The president will announce his choice to replace outgoing Supreme Court Justice Anthony Kennedy this evening, and four names have emerged as front-runners.
They are: U.S. Court of Appeals for the District of Columbia Circuit Judge Brett Kavanaugh, 7th Circuit Judge Amy Coney Barrett, 3rd Circuit Judge Thomas Hardiman and 6th Circuit Judge Raymond Kethledge.
Leonard Leo, an executive at the Federalist Society who has advised the president on whom to pick, yesterday described all four as "extremely qualified" and didn't address rising concerns among conservatives that Kavanaugh wouldn't be tough enough on abortion.
While the right and left debate about the merits of each and how they would reshape the high court, the president and Senate leaders are focusing on moderates to get the pick to the bench.
On the Republican side, the main targets are Sens. Lisa Murkowski of Alaska and Susan Collins of Maine.
For Democrats, it's North Dakota's Heidi Heitkamp, Indiana's Joe Donnelly and West Virginia's Joe Manchin, all of whom voted for Justice Neil Gorsuch last year.
All five senators met privately with Trump before the Fourth of July recess, along with Judiciary Chairman Chuck Grassley (R-Iowa.)
Liberal groups are targeting Murkowski and Collins in the hopes of reprising the centrists' role last year in tanking the repeal of the Affordable Care Act.
The third Republican who voted down the Obamacare repeal, Arizona's John McCain, has been absent from Capitol Hill for months while he's being treated for brain cancer.
Should McCain's illness continue to keep him away, it further complicates the math for the GOP majority, which has a slim 51-49 majority in the chamber.
Vice President Mike Pence can step in and vote to break a tie in the event of a deadlock, effectively lowering the confirmation threshold to 50 for Majority Leader Mitch McConnell (R-Ky.).
Both Murkowski's and Collins' support for abortion rights will be front and center in the fight. Gay rights may also play a role.
Demand Justice, a new liberal group headed by former Hillary Clinton presidential spokesman Brian Fallon, last week kicked off a $5 million campaign against Trump's nominee by running ads in both senators' states raising the specter of a new conservative high court overturning the landmark 1973 abortion-rights case, Roe v. Wade.
In a statement, Murkowski acknowledged Kennedy's retirement is a "historic moment" for the court given his role as a swing vote, while promising careful scrutiny of his successor to meet her "extremely high" standard for high court nominees.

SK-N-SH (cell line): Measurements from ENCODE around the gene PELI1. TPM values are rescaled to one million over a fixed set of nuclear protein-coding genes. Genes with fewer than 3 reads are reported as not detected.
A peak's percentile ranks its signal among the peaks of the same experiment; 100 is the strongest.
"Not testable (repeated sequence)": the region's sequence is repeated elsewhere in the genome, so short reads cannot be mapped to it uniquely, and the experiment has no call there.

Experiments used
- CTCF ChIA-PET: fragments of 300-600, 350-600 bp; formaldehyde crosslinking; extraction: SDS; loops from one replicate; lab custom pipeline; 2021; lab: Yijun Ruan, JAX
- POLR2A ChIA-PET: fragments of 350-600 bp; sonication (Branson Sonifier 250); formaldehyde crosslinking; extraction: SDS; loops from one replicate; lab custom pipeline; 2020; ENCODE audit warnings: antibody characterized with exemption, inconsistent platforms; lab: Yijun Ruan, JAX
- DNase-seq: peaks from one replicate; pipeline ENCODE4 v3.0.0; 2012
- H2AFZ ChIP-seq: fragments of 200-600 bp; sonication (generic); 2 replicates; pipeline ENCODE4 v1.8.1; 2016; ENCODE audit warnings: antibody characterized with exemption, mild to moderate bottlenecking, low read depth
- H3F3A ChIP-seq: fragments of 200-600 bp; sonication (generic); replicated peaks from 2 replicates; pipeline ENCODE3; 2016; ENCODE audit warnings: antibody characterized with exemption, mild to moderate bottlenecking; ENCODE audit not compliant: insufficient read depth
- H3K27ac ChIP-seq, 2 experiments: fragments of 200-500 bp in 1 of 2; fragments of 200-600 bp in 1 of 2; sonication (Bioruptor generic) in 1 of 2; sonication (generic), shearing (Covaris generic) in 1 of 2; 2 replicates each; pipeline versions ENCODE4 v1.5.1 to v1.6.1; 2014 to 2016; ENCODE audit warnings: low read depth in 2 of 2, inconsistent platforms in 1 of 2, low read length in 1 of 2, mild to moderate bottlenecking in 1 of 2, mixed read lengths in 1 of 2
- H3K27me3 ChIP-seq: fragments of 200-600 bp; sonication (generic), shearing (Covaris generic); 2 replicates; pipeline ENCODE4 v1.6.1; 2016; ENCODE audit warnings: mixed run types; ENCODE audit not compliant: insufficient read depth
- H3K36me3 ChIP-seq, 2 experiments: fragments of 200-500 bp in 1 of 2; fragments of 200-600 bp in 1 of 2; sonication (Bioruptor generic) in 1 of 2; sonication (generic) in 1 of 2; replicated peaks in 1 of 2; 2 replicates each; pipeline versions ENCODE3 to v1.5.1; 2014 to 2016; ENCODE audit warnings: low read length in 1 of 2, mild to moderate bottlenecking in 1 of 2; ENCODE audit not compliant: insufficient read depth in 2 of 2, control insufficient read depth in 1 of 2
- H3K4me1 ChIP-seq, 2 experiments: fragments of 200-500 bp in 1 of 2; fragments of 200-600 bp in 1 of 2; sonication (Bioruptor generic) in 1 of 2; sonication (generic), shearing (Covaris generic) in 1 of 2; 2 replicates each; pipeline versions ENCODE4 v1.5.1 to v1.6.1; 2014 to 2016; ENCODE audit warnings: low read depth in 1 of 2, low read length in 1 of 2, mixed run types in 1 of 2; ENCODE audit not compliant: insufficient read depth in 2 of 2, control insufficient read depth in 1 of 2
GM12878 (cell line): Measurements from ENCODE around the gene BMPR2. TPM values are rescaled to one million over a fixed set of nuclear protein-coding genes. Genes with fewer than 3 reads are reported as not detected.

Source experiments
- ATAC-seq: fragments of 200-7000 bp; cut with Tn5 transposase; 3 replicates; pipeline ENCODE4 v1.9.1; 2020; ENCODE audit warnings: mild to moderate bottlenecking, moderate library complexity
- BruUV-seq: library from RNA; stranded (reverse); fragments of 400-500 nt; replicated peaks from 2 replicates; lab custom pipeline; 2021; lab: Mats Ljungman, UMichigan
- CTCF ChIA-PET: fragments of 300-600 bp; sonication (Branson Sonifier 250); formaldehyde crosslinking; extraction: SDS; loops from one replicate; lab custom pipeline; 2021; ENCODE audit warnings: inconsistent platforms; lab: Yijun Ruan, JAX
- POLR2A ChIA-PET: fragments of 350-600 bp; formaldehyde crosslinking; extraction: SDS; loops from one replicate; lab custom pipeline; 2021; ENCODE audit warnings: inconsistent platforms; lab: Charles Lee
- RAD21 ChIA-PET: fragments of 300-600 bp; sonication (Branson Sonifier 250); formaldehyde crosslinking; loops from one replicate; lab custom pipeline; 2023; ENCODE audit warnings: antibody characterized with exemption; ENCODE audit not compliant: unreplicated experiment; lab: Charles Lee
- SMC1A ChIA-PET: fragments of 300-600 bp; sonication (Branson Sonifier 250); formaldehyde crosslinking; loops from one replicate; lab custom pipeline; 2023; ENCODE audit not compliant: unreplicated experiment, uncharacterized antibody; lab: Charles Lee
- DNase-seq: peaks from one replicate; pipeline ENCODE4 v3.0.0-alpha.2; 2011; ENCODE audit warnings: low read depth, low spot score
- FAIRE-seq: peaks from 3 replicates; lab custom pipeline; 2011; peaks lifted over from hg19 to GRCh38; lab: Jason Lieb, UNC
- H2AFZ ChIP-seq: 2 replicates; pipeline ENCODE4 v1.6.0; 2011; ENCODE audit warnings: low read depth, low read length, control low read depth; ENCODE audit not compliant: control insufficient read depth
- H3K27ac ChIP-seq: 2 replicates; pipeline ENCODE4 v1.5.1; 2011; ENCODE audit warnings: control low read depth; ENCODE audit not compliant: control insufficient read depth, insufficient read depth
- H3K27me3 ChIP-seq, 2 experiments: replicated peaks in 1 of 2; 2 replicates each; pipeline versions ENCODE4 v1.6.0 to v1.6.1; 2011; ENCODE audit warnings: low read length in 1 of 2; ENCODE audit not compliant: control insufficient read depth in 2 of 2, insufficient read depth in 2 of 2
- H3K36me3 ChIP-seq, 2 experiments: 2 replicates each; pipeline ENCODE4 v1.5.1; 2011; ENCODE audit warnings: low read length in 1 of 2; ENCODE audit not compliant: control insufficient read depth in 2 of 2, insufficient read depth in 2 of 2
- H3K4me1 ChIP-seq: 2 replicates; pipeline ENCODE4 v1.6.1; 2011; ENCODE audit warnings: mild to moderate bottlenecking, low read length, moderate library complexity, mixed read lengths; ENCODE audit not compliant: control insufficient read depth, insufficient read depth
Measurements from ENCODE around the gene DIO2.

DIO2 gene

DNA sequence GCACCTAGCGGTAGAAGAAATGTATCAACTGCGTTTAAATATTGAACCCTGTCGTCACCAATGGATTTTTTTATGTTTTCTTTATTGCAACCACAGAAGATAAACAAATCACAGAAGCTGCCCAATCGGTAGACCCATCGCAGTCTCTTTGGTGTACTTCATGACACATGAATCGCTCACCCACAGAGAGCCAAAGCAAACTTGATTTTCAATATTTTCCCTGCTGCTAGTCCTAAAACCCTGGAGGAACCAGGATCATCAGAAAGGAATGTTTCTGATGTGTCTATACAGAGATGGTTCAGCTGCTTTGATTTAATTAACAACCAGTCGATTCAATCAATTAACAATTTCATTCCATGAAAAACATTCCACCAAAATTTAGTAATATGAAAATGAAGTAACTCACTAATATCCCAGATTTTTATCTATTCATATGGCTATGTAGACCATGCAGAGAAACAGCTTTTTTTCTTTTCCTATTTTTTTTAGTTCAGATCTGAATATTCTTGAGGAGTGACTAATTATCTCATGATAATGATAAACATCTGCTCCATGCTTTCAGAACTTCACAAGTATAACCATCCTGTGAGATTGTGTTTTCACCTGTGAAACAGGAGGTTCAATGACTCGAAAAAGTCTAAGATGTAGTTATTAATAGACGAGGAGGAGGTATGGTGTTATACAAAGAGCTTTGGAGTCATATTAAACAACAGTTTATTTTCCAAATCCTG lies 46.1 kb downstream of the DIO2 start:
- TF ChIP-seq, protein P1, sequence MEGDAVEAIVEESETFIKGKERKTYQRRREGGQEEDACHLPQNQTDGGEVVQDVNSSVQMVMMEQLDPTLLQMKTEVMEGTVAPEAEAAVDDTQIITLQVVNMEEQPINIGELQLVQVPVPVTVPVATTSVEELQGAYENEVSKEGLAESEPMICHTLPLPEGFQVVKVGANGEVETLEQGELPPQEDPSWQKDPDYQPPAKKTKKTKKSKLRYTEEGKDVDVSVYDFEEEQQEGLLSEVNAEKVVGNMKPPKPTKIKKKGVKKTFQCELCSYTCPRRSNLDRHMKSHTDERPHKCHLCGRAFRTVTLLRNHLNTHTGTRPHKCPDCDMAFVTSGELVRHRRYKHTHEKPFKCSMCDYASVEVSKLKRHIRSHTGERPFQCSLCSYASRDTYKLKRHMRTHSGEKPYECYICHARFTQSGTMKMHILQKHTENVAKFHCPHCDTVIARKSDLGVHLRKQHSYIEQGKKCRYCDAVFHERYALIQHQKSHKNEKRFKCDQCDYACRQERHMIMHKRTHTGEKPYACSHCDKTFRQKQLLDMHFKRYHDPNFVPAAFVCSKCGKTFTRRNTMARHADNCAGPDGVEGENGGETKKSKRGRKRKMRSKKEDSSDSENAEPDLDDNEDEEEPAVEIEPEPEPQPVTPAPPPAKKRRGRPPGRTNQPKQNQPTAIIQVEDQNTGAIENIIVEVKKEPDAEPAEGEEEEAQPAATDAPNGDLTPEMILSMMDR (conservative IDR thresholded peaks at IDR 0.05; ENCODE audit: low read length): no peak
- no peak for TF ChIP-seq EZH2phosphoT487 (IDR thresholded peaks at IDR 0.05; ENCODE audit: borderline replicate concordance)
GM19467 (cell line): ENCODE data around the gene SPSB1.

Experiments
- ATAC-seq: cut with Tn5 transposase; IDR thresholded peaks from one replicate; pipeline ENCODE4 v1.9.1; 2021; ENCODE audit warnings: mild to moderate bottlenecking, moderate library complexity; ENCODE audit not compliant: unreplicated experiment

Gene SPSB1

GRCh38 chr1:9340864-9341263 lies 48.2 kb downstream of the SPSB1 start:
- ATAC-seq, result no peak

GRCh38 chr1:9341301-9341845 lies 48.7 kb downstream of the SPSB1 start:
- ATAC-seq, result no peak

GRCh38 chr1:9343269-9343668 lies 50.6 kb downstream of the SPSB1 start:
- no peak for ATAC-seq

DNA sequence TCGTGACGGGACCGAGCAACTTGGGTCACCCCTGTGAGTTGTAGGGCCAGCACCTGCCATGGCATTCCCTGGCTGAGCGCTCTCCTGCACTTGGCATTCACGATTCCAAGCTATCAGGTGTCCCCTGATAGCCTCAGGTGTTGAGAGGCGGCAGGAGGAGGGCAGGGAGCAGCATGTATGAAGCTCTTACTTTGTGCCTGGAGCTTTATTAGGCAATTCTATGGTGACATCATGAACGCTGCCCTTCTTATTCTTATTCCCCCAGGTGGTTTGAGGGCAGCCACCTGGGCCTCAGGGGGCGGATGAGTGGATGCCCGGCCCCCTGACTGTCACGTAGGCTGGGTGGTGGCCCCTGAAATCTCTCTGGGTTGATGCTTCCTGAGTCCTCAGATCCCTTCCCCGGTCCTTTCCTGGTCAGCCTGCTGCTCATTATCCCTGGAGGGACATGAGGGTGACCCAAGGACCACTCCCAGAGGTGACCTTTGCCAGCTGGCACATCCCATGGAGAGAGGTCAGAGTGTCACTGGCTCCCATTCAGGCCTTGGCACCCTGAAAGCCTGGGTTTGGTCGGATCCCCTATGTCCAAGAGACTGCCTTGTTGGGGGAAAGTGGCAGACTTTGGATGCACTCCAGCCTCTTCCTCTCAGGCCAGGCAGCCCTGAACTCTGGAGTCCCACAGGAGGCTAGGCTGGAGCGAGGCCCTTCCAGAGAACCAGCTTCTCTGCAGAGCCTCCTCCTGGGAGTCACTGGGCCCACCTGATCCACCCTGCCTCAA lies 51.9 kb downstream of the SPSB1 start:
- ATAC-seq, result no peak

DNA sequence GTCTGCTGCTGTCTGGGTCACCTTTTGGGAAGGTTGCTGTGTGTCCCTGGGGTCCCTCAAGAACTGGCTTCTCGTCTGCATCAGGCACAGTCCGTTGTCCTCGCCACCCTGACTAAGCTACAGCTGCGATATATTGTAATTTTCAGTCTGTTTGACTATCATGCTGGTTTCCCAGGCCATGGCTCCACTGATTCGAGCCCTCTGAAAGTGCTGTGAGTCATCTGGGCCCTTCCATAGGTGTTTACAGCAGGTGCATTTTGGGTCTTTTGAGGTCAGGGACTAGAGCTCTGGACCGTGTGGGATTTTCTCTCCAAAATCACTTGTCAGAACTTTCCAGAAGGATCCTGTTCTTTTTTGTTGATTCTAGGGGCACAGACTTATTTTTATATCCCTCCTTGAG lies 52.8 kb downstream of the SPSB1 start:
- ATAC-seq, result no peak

Speaking on CNN's "State of the Union" on July 1, Collins acknowledged the abortion pressure but emphasized that she expects any nominee to respect past precedents.
"I want a judge who will apply the law to the facts of the case, with fidelity to the Constitution," Collins said. "Roe v. Wade is a constitutional right that is well-established. And no less an authority than Chief Justice Roberts said that repeatedly at his confirmation hearing."
Republicans are trying to downplay the abortion issue, citing Justice Ruth Bader Ginsburg's 1993 testimony before the Senate Judiciary Committee in support of her own nomination, where she said it would be improper to offer any hints on issues that she may later rule on the high court bench.
Indeed Leo, with the Federalist Society, has been pointing out that potential Supreme Court candidates have not expressed concrete opinions on whether to overturn Roe. Yesterday, on ABC News "This Week" he called bringing up the issue a Democratic "scare tactic."
However, moderate Democrats up for re-election in red states this fall, including Heitkamp, Donnelly and Manchin, will also face pressure from all sides in the SCOTUS debate.
Demand Justice is also planning ads to try to convince the trio not to support Trump's nominee, as they did last year when they voted to confirm Gorsuch.
From the right, the Judicial Crisis Network is vowing to spend seven-figures on ads targeting Democratic incumbents on the Supreme Court fight.
Some Republicans think more Democrats up for re-election could be in play: Sens. Bill Nelson of Florida, Jon Tester of Montana and Claire McCaskill of Missouri.
McCaskill opponent Republican Josh Hawley said recently, "She's been wrong on every single court nominee since she has been running for the Senate or in the Senate."
And Donald Trump Jr. asked the crowd about Tester during a Montana political rally: "Where was he on Justice Gorsuch?"
Asked whether Democrats had enough power to block Trump's nominee, Sen. Richard Blumenthal (D-Conn.) said on ABC, "We do."
However, he noted the party could rely on taking its case to the public rather than convincing enough senators to oppose the White House.
"We have the American people on our side," said Blumenthal, referring to abortion, voting rights and gay rights. "I think we can take our call to action to the American people."
On NBC's "Meet The Press," Illinois Democratic Sen. Dick Durbin, a member of the Senate leadership team, suggested some Democrats may vote with the GOP depending on the nominee but added, "One Republican senator can decide the fate of any Supreme Court nominee."
Leo, Trump's Federalist Society adviser, said he was "very confident" the president would be able to secure a confirmation.
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